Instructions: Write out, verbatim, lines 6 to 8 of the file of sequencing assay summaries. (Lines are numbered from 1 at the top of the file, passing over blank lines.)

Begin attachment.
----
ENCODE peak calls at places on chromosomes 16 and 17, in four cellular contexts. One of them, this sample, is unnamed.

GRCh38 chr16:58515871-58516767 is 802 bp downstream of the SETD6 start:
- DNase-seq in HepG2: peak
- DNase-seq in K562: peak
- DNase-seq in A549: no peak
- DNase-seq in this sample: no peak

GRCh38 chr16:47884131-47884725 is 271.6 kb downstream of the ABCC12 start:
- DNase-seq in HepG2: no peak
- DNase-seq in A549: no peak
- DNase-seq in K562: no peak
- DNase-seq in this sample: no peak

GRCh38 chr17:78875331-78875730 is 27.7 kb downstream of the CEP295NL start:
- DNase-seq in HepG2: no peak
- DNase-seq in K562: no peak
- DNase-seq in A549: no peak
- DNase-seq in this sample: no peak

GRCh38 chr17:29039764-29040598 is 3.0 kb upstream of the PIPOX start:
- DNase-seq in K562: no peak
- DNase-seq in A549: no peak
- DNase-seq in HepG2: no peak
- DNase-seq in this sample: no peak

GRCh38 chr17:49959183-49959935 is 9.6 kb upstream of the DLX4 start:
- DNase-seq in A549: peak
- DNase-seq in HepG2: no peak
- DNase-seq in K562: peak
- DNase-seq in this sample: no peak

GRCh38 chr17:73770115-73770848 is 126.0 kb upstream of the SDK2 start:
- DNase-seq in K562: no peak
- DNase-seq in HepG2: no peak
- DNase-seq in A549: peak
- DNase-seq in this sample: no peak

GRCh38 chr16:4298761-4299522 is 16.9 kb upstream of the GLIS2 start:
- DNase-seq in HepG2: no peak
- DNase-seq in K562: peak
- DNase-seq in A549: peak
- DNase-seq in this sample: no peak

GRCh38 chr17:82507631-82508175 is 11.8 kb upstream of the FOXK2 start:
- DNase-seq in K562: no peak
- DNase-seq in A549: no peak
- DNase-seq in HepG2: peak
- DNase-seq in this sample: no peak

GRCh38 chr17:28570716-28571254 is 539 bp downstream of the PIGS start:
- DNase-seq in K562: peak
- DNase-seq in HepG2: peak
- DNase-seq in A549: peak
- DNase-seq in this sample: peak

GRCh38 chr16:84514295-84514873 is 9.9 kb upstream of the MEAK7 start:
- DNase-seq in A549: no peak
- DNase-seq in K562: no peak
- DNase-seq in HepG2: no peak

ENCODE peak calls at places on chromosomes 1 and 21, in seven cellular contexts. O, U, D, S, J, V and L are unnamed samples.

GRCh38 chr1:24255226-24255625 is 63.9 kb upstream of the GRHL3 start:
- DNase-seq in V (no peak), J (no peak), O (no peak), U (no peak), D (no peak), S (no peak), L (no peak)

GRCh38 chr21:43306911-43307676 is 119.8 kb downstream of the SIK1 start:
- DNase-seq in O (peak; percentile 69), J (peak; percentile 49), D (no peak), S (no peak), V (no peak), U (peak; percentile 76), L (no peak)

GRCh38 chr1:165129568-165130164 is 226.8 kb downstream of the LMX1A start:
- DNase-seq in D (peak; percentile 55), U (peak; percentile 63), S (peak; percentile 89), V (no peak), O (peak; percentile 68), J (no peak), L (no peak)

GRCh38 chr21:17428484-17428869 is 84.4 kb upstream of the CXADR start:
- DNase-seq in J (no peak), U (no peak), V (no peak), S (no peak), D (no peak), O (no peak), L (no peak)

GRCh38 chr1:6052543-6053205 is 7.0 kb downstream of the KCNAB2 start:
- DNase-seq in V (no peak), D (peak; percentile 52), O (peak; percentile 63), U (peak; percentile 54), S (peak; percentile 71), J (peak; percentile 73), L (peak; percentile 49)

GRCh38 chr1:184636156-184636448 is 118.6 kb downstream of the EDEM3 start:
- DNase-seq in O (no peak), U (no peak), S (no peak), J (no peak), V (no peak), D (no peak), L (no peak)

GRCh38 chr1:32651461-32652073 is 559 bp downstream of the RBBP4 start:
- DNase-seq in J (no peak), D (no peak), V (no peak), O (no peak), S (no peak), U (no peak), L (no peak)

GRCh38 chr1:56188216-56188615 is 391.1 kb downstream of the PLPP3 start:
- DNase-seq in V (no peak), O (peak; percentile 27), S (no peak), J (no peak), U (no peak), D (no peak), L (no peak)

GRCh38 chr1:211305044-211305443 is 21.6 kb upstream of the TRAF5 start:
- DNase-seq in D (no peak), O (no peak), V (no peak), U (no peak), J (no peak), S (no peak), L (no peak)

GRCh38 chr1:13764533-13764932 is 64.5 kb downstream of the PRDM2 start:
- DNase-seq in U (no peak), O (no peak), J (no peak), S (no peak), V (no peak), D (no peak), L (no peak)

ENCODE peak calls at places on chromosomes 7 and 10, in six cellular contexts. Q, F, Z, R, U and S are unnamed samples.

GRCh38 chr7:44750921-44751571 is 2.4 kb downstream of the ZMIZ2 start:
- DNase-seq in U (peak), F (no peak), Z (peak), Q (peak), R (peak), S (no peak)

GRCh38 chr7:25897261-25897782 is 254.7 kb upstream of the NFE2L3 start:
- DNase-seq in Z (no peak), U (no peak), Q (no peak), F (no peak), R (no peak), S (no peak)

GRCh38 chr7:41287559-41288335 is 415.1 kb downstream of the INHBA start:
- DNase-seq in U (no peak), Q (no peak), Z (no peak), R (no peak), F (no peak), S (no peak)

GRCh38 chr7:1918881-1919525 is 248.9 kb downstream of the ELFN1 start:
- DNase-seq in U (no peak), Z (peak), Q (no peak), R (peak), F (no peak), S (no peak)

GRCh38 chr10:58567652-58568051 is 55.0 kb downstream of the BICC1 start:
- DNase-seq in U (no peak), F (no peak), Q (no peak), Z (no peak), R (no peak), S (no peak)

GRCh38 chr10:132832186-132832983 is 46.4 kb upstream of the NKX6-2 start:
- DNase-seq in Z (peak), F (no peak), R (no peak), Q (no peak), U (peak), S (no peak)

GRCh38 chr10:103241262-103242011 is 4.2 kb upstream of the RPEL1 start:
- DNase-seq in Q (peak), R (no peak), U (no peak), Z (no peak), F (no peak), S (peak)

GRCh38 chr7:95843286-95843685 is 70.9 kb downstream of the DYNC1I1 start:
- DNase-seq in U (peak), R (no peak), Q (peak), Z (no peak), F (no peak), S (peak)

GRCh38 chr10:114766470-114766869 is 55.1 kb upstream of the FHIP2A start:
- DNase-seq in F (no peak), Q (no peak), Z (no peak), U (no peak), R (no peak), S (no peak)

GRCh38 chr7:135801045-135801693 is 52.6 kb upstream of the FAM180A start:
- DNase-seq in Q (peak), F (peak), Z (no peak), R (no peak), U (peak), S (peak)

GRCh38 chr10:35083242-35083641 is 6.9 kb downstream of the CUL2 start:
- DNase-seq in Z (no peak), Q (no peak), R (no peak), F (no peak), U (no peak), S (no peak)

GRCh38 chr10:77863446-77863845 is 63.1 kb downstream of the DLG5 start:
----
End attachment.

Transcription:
- DNase-seq in this sample: no peak

GRCh38 chr16:47884131-47884725 is 271.6 kb downstream of the ABCC12 start:
- DNase-seq in HepG2: no peak